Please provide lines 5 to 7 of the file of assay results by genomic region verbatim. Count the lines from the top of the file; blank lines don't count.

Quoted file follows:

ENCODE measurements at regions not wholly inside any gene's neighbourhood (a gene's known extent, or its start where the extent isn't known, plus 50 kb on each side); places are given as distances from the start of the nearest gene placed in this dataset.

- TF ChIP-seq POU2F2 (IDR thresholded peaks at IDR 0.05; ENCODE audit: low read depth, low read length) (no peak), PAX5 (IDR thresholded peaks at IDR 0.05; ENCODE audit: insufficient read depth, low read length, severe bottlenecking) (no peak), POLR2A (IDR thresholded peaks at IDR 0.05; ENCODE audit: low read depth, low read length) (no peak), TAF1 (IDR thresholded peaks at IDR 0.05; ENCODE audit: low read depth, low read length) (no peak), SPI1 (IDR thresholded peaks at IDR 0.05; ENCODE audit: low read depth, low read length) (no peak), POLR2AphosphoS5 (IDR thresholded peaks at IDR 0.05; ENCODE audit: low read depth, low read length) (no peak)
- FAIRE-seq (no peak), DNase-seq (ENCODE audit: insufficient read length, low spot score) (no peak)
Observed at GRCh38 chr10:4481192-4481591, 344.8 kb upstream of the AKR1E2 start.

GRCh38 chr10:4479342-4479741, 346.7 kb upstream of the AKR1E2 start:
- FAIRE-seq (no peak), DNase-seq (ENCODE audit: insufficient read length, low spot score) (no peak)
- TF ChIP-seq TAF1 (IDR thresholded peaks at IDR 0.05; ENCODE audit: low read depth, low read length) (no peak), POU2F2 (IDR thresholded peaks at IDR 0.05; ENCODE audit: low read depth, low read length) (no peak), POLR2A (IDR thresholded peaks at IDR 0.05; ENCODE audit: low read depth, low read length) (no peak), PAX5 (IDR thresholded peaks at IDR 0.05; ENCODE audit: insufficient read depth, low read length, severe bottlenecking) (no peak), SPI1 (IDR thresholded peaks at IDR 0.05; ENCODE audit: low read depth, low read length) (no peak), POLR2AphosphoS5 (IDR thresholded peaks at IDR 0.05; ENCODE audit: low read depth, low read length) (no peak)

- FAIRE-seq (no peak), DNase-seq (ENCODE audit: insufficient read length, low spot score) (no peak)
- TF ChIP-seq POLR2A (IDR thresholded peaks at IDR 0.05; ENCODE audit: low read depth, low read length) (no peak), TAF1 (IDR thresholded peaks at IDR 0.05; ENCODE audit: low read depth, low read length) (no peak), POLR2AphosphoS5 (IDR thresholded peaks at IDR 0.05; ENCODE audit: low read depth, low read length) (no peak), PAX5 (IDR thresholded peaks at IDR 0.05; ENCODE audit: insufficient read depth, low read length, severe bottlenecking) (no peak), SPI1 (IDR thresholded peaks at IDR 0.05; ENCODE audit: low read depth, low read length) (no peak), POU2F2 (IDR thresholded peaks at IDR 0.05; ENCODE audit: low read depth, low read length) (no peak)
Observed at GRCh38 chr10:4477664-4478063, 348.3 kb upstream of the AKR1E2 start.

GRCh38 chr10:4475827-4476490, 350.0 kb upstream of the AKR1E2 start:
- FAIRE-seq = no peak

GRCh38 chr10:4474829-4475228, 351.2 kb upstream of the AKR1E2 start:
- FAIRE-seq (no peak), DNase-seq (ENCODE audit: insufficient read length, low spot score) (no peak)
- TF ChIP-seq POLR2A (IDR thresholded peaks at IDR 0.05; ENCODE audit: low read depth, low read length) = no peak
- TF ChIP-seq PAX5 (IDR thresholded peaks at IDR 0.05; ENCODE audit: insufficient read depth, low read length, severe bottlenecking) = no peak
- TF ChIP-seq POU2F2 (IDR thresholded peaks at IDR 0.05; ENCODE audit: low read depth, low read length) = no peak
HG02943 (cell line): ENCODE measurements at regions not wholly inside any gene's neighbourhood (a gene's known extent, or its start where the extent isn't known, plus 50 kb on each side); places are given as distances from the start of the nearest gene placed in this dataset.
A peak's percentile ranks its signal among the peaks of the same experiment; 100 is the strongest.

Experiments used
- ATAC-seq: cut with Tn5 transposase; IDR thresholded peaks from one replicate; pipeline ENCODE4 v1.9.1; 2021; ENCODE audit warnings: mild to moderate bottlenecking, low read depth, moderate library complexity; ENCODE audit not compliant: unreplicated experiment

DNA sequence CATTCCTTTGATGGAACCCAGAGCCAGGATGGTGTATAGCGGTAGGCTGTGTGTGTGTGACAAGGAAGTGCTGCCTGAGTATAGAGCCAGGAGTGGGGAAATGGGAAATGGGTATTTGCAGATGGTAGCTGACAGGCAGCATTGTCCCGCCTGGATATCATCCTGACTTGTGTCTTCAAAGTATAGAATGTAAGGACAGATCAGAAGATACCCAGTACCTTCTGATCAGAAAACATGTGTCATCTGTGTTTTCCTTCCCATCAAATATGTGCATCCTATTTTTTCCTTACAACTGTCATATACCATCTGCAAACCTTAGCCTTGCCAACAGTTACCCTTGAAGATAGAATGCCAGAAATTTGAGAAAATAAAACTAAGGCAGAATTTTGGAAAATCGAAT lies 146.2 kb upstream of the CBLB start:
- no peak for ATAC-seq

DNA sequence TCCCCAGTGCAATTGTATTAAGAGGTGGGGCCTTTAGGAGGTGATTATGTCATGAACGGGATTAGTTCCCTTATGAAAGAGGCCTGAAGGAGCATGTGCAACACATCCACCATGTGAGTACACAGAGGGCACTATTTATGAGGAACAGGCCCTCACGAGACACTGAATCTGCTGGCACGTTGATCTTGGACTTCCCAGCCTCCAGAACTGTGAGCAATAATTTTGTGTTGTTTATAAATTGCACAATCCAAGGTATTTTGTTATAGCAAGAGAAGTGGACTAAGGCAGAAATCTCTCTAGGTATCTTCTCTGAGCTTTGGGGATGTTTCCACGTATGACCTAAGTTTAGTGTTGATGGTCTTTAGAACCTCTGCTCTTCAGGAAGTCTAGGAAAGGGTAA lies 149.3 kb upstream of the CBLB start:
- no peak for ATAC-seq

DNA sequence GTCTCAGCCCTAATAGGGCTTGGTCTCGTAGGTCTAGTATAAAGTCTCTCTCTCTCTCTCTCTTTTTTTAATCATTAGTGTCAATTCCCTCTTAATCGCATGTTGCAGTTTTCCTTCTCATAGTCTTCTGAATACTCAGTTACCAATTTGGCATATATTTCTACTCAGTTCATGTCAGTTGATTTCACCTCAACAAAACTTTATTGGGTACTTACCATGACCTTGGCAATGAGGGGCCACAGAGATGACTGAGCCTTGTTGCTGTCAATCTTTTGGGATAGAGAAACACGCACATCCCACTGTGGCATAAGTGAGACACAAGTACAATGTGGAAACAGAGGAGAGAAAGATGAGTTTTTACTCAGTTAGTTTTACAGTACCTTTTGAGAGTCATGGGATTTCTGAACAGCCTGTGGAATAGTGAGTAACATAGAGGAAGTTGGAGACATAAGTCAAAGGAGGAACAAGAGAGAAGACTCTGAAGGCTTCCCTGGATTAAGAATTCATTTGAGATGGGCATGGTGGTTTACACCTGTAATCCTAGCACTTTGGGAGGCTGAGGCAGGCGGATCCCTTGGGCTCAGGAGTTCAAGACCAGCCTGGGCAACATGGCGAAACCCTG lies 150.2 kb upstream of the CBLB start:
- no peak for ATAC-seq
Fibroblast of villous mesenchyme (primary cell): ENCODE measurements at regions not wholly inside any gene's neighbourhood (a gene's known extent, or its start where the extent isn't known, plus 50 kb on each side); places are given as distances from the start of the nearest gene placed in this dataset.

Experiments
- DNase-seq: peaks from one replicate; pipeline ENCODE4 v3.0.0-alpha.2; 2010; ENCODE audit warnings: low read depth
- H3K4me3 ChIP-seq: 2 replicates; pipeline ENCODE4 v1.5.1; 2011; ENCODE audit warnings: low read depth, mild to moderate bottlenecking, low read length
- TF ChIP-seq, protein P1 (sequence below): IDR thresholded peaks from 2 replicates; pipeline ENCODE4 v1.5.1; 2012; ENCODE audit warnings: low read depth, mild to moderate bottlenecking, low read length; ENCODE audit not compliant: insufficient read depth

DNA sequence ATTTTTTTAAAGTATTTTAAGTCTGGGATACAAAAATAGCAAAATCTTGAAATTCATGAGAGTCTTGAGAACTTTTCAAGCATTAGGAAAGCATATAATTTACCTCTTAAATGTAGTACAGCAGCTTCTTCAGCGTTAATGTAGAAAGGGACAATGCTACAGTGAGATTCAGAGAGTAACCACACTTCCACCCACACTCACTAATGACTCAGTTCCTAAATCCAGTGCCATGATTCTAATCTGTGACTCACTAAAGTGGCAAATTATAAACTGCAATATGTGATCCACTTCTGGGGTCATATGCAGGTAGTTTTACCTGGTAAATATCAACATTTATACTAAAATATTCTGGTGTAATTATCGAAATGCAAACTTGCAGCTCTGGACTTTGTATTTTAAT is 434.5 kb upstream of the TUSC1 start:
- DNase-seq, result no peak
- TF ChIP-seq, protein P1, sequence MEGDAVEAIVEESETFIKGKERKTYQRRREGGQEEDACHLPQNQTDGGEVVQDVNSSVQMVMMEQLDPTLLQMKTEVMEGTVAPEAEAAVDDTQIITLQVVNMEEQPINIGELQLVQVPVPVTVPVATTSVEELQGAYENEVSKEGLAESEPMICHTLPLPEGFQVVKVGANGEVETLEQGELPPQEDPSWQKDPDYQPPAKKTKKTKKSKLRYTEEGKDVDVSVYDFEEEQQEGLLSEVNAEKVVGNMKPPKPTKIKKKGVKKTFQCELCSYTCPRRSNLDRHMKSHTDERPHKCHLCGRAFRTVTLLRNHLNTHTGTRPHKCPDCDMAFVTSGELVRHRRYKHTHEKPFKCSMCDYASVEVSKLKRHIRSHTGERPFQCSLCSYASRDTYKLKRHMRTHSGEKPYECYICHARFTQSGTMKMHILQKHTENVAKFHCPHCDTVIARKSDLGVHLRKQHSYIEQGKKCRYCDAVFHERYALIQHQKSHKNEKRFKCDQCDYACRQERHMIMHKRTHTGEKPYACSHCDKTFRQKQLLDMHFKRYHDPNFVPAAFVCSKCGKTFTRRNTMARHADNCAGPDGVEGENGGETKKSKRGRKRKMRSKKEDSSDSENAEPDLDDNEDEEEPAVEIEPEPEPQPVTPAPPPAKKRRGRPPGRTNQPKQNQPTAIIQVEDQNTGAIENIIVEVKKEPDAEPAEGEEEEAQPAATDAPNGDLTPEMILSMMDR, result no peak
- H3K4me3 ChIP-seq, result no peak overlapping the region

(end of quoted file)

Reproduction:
GRCh38 chr10:4479342-4479741, 346.7 kb upstream of the AKR1E2 start:
- FAIRE-seq (no peak), DNase-seq (ENCODE audit: insufficient read length, low spot score) (no peak)
- TF ChIP-seq TAF1 (IDR thresholded peaks at IDR 0.05; ENCODE audit: low read depth, low read length) (no peak), POU2F2 (IDR thresholded peaks at IDR 0.05; ENCODE audit: low read depth, low read length) (no peak), POLR2A (IDR thresholded peaks at IDR 0.05; ENCODE audit: low read depth, low read length) (no peak), PAX5 (IDR thresholded peaks at IDR 0.05; ENCODE audit: insufficient read depth, low read length, severe bottlenecking) (no peak), SPI1 (IDR thresholded peaks at IDR 0.05; ENCODE audit: low read depth, low read length) (no peak), POLR2AphosphoS5 (IDR thresholded peaks at IDR 0.05; ENCODE audit: low read depth, low read length) (no peak)